Madeline: Google-able word, so community and equity are the reasons behind it as far as I know.
William: I follow you guys on Twitter, on Facebook, and I’m always seeing that you’re doing stuff in the community. You’re hosting events, you’ve got artists that come in, give performances. Can you just talk a little bit about what that’s like? And what kind of attendance do those things draw? Do you find that people are really interested in coming in and listening to that music, or coming in to check out your guys’ studio?
Madeline: You know, Marmoset has this list of sort of core values and at the top of that is taking care of our people, and that means our team who work here, and artists we represent, and the clients that we do music for, and also just like the people in our physical community, and our artist community. That’s sort of at the center of everything we do. We have a lot of events here like we have artists education events, where they’ll come in and sort of get a demo from our in house composer about tips and tricks he uses to work on projects, and just some sort of best practices along the way. We get … You know, run out of chairs very quickly for those, and those are mostly just people in the community who some are on our roster, some are not. It’s just an important thing that we like to do to give back.
We also do this really cool thing called, “AVEC.” Where we pair a cool composer with a filmmaker, and they … The filmmaker makes a video and then gives it to the composer, and they get a week to spend with the video composing something. And then everyone sees it live for the first time with the composer performing it with the screen, the film going on behind them. That’s really a wonderful melding of the artist communities from both filmmakers, and musicians, and spectators, and it’s really cool.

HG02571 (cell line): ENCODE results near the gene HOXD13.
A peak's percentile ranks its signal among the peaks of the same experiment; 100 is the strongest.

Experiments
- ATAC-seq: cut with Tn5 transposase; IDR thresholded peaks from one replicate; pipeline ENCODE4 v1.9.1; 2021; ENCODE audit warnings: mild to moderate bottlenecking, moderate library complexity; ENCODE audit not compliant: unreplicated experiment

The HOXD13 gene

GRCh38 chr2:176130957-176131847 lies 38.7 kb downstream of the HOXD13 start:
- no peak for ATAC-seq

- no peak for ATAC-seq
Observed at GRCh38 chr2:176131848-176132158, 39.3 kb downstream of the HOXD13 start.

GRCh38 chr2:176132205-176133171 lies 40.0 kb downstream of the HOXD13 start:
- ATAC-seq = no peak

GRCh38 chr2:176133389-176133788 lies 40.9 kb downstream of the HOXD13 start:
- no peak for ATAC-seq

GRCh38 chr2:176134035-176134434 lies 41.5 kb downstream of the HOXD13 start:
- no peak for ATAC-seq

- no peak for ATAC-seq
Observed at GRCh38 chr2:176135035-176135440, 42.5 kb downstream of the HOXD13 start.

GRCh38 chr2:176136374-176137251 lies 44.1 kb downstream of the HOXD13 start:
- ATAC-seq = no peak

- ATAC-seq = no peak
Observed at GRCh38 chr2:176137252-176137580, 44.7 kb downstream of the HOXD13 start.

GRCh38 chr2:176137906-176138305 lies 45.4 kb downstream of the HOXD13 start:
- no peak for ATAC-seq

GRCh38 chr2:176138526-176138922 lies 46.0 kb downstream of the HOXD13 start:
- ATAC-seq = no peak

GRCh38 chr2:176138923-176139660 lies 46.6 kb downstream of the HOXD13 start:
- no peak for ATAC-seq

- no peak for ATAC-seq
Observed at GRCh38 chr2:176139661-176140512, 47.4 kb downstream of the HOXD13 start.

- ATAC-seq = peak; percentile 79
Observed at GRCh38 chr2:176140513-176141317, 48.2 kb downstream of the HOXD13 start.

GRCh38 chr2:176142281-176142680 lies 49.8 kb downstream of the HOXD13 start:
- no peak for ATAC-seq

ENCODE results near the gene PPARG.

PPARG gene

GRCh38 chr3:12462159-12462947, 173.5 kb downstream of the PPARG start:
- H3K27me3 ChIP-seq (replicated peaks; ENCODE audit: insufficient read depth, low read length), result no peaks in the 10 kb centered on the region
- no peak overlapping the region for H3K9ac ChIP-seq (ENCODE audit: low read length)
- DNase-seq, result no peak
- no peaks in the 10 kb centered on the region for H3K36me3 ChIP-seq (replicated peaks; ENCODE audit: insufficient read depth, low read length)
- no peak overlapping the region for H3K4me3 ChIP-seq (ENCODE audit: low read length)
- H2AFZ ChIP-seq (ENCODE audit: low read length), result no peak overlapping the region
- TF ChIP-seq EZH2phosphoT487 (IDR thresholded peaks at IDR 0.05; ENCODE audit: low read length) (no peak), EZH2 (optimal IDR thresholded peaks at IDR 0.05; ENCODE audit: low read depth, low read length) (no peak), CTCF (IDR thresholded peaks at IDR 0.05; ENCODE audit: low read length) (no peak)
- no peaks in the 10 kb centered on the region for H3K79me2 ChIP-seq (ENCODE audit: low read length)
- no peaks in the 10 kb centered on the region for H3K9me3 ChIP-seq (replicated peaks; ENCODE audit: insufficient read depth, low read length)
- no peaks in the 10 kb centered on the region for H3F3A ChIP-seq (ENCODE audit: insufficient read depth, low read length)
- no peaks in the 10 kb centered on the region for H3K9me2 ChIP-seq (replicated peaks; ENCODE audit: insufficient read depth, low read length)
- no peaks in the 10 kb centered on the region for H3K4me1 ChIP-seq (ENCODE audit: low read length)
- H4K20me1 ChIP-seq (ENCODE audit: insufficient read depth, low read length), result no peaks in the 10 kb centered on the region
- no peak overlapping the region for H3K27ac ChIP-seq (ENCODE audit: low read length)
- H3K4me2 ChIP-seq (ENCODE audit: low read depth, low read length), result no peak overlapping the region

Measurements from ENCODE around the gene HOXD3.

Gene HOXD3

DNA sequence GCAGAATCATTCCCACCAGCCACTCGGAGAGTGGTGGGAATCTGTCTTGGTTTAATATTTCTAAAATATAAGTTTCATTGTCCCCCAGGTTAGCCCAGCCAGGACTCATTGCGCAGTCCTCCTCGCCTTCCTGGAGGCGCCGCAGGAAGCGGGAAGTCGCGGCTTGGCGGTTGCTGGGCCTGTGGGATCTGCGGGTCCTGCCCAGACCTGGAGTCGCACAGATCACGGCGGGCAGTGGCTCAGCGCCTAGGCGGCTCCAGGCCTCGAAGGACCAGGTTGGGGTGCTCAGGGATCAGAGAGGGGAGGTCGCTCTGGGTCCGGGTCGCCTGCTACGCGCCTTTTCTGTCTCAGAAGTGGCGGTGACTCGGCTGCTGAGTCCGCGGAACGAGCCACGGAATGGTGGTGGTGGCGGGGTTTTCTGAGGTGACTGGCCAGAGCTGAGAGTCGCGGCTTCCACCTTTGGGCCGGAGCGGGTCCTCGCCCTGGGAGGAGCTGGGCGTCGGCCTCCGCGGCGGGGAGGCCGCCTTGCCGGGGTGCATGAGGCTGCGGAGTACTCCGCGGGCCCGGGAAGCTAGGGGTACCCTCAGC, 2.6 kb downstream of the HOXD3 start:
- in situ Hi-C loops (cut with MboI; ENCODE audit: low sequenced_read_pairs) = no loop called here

William: That is really cool. Do you video that so that people can watch it after the fact?
Madeline: Yeah, I believe that exists somewhere, but I unfortunately don’t have that information inside my brain right now.
William: I’d love to listen to some of that stuff, or just get pointers from people that are making music. I just find that stuff fascinating. Is it available to … So is it available to the public in that you don’t have to necessarily be like a practicing musician, or?
Madeline: Yeah, anyone can show up and attend the events we host.
William: Okay, awesome. How do you select artists now? I know that you have a huge catalog of music, and I’m not sure … I think you mentioned it at the very be … At the start maybe, before we started recording that there were like 700 artists that you work with. What’s the criteria that you’re looking for in an artist? Because I know we have some musicians that listen to this show.
Madeline: We have an A&R team that is constantly reviewing the requests we get to look for, “Are we getting requests for rock and roll that’s really horns heavy? Do we not have enough of that?” They’re reviewing the requests we get, and identifying the gaps, and trying to fill them. And they’re also identifying trends in music. At one point there was songs with whistles, was like everywhere. We want to identify trends before they’re played out, and make sure we have that kind of music to fulfill the requests. We’re looking for music that really tells a story, and has a lot of energy and movement. It needs to be changing a lot, and evolving because when there’s longer form projects, it needs to hold the interest the whole time. Sometimes the music is test with holding the interest of a piece, so not just the same four on the floor beat for three minutes is going to work for that kind of thing.
We have a … For people who would like to submit to Marmoset and be considered for our roster we have sort of an email setup for that as Community@MarmosetMusic.com.